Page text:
Falcon 9’s first stage previously supported the Telstar 18 VANTAGE mission in September 2018, the Iridium-8 mission in January 2019, and two separate Starlink missions in May 2019 and in January 2020.
Following stage separation, SpaceX landed Falcon 9’s first stage on the 'Just Read the Instructions' droneship, which was stationed in the Atlantic Ocean.
On this mission, SpaceX launched the first Starlink satellite with a deployable visor to block sunlight from hitting the brightest spots of the spacecraft.
SpaceX is leveraging its experience in building rockets and spacecraft to deploy the world's most advanced broadband internet system.
With performance that far surpasses that of traditional satellite internet and a global network unbounded by ground infrastructure limitations, Starlink will deliver high speed broadband internet to locations where access has been unreliable, expensive or completely unavailable.
Each Starlink satellite weighs approximately 260 kilograms and features a compact, flat-panel design that minimises volume, allowing for a dense launch stack to take full advantage of Falcon 9’s launch capabilities.
With four powerful phased array and two parabolic antennas on each satellite, an enormous amount of throughput can be placed and redirected in a short time, for an order of magnitude lower cost than traditional satellite-based internet.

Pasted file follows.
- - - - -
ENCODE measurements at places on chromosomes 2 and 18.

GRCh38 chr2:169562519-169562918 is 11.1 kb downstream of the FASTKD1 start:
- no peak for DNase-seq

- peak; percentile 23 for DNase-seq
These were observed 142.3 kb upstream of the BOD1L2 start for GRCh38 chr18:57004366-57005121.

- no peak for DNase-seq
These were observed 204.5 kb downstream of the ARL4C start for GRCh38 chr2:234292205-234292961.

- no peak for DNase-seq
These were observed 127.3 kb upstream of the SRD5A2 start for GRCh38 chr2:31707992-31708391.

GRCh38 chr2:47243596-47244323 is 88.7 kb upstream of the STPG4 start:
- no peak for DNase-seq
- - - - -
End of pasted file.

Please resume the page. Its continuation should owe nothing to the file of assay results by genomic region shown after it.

Starlink satellites are on the leading edge of on-orbit debris mitigation, meeting or exceeding all regulatory and industry standards.
At end of their life cycle, the satellites will utilise their on-board propulsion system to de-orbit over the course of a few months.
In the unlikely event their propulsion system becomes inoperable, the satellites will burn up in Earth’s atmosphere within one to five years, significantly less than the hundreds or thousands of years required at higher altitudes.
Further, Starlink components are designed for full demisability.
Starlink is the name of a satellite network that the private spaceflight company SpaceX is developing to provide low-cost internet to remote locations.
While SpaceX eventually hopes to have as many as 12,000 satellites in this so-called mega-constellation, the size and scale of the project has flustered astronomers and amateur skywatchers, who fear that the bright, orbiting objects will interfere with observations of the universe.
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